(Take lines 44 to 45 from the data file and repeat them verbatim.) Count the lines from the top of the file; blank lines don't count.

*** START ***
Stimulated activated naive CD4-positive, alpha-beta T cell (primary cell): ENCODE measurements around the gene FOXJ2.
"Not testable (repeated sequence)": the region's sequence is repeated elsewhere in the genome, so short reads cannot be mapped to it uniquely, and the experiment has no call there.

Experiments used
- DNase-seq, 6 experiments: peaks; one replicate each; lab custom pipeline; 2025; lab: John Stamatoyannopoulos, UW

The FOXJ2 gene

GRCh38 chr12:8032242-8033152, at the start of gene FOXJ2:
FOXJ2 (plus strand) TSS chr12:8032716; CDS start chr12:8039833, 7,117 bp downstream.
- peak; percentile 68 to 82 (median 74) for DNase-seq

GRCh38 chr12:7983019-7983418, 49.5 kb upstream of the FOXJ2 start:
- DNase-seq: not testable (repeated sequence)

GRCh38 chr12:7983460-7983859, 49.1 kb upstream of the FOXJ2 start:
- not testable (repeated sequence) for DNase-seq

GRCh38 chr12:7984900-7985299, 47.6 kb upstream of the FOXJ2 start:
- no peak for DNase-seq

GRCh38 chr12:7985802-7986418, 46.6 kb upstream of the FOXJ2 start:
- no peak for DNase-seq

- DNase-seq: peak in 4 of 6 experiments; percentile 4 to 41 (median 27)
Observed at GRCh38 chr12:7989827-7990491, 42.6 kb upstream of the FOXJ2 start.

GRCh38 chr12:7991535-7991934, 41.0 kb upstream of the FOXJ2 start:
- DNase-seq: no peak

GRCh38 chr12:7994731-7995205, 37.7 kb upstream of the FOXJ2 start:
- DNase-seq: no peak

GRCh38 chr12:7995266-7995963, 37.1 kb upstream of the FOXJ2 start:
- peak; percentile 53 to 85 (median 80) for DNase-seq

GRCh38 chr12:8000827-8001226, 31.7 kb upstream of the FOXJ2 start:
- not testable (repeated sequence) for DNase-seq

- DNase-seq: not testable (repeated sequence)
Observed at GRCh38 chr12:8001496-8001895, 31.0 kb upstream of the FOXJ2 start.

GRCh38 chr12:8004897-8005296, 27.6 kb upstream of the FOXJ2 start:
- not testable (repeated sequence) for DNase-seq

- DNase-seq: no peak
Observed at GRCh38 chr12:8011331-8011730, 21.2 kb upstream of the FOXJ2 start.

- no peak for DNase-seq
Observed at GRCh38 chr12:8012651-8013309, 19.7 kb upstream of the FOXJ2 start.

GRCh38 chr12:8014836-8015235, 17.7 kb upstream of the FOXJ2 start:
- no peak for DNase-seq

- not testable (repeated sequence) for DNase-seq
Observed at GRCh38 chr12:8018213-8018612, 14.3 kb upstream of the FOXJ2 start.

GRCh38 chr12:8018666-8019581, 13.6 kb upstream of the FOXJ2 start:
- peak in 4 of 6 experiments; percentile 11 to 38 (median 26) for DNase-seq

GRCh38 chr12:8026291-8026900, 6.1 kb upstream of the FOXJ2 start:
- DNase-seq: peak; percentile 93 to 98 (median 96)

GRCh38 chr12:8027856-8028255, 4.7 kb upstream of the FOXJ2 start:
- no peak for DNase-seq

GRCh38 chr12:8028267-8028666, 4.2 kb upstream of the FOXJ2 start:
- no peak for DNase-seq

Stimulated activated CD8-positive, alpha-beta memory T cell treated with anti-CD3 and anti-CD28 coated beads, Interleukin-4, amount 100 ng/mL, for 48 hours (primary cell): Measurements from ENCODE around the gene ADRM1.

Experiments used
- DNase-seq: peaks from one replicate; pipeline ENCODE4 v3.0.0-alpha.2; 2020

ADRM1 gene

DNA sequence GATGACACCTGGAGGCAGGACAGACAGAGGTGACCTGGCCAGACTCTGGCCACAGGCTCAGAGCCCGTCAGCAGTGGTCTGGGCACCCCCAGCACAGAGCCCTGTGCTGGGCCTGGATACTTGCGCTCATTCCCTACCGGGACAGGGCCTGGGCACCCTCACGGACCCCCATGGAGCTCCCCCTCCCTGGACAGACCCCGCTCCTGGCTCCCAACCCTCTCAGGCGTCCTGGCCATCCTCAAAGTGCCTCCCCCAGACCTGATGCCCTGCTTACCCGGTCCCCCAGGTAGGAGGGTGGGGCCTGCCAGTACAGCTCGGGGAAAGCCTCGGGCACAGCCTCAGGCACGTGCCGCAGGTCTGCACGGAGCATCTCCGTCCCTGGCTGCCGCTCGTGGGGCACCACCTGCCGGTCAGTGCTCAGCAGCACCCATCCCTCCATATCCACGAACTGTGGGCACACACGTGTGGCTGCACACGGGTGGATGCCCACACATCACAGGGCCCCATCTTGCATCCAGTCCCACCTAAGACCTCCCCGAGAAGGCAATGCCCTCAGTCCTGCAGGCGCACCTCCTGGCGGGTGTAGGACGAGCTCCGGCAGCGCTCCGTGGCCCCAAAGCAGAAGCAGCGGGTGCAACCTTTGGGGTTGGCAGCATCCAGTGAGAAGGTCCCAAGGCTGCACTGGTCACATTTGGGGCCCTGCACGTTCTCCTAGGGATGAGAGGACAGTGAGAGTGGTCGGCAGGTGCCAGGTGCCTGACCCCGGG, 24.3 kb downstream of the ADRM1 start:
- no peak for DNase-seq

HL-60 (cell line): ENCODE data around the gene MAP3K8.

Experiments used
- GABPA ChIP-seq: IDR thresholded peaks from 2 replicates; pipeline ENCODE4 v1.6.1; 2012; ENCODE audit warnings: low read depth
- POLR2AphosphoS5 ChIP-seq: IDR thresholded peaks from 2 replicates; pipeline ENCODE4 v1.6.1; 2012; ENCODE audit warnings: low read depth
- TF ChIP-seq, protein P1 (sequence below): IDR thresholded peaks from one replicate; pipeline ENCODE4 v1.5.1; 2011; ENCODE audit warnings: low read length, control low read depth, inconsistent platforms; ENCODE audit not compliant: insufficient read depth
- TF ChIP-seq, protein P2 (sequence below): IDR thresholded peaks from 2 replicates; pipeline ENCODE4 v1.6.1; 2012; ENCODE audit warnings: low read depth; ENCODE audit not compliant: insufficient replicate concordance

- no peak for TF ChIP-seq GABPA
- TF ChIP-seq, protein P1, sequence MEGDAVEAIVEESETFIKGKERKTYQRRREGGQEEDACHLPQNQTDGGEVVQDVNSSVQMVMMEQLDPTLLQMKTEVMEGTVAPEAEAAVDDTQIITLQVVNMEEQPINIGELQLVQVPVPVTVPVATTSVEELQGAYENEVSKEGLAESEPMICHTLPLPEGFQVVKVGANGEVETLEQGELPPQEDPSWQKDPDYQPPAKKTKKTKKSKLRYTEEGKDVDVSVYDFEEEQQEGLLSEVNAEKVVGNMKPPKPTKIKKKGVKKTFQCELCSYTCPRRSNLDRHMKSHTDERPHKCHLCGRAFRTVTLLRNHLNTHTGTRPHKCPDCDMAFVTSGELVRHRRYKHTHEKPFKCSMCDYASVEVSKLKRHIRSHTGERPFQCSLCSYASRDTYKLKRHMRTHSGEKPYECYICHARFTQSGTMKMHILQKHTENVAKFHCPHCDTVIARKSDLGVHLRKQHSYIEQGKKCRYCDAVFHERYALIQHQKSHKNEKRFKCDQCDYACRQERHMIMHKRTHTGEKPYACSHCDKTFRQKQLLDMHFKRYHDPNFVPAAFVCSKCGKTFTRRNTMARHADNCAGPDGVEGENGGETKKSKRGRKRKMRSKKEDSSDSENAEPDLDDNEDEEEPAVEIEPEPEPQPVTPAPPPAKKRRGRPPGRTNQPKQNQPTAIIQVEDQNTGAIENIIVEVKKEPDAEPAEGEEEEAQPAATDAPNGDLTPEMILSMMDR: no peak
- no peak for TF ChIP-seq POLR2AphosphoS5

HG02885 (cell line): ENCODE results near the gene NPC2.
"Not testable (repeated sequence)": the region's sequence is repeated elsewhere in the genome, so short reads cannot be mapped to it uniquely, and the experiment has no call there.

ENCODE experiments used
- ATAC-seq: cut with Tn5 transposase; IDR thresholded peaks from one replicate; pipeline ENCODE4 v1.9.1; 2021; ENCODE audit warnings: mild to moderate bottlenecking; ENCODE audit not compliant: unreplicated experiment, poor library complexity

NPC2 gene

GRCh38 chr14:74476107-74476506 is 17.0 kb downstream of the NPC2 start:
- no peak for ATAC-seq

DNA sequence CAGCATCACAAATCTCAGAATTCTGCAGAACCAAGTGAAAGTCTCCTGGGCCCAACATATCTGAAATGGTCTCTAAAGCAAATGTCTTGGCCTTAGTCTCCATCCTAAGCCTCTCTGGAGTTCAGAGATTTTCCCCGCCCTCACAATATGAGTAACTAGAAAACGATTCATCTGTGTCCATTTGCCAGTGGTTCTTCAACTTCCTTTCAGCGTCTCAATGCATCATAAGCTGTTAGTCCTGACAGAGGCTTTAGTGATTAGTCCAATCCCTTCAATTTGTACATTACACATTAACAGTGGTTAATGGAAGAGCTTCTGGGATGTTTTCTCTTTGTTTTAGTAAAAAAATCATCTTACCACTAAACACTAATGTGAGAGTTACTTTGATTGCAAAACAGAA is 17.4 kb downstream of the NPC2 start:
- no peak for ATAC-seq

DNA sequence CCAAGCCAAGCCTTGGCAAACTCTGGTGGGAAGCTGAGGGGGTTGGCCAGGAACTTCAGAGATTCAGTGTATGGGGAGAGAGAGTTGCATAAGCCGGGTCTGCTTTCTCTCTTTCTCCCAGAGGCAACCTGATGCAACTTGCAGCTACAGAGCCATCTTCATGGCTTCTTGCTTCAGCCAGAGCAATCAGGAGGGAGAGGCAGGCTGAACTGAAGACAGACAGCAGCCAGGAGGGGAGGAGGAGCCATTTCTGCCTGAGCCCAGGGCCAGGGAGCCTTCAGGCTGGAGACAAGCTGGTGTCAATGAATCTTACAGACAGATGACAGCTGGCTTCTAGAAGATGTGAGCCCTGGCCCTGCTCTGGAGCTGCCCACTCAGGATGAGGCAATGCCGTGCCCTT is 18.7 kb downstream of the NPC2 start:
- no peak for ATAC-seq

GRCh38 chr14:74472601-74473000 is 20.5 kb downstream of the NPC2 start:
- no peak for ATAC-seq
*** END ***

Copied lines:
- no peak for DNase-seq

GRCh38 chr12:8028267-8028666, 4.2 kb upstream of the FOXJ2 start: